Holy Mary, Virgin of Fatima, with renewed gratitude for your motherly presence, we unite our voice to that of all generations that call you blessed.
We celebrate with you the mighty works of God, who never tires of looking down with mercy on mankind, afflicted by evil and wounded by sin, to heal it and save it.
Accept with the benevolence of a Mother the act of entrustment we make today with confidence, before this image of you which is so dear to us.
We are certain that each of us is precious in your sight and that nothing of all that dwells in our hearts is unknown to you.
We are touched by your sweet glance and welcome the comforting caress of your smile.
Keep our lives in your arms: bless and strengthen every desire for goodness; revitalize and nourish our faith; sustain and enlighten our hope; awaken and animate our charity; guide all of us along the path of holiness.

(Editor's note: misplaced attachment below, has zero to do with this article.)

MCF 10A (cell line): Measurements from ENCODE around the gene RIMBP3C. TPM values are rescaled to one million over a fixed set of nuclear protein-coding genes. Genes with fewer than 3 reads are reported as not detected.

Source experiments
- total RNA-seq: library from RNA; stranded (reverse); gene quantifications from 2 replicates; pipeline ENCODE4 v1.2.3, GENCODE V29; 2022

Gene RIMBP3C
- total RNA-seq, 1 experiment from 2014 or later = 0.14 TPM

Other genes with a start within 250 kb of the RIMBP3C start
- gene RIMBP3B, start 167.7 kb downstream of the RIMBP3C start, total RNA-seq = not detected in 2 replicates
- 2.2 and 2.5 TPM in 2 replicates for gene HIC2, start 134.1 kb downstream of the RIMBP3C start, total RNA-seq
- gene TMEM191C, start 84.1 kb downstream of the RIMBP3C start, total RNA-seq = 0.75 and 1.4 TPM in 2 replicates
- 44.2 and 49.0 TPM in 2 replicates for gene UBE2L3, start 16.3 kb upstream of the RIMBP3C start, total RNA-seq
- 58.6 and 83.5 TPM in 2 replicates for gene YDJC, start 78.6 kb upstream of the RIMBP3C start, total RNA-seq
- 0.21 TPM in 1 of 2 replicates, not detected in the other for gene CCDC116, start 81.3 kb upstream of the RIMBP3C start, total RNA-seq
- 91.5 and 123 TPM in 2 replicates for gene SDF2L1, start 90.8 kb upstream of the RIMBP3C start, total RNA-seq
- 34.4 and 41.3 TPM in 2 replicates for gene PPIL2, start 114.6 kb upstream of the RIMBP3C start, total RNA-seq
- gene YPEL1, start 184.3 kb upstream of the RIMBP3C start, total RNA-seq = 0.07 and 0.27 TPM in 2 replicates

Teach us your own preferential love for the little and the poor, for the marginalized and the suffering, for sinners and the downhearted: gather everyone under your protection and deliver us all to your beloved Son, our Lord Jesus. Amen.
1 Benedict XVI, Homily at the Basilica of Notre-Dame du Rosaire, September 15, 2008.
2 St. Alphonsus De Liguori, The Glories of Mary, 180.
3 Carl Anderson, Our Lady of Guadalupe: Mother of the Civilization of Love, (New York: Doubleday Press, 2009), 9, based on The Oldest Copy of the Nican Mopohua, 3-4, observations on the Spanish and Nahuatl textual similarities first made by Fr. Mario Rojas Sanchez.
4 Benedict XVI, Spe Salvi, 34.
5 John de Marchi, Fatima: From the Beginning, 2nd ed., p. 145.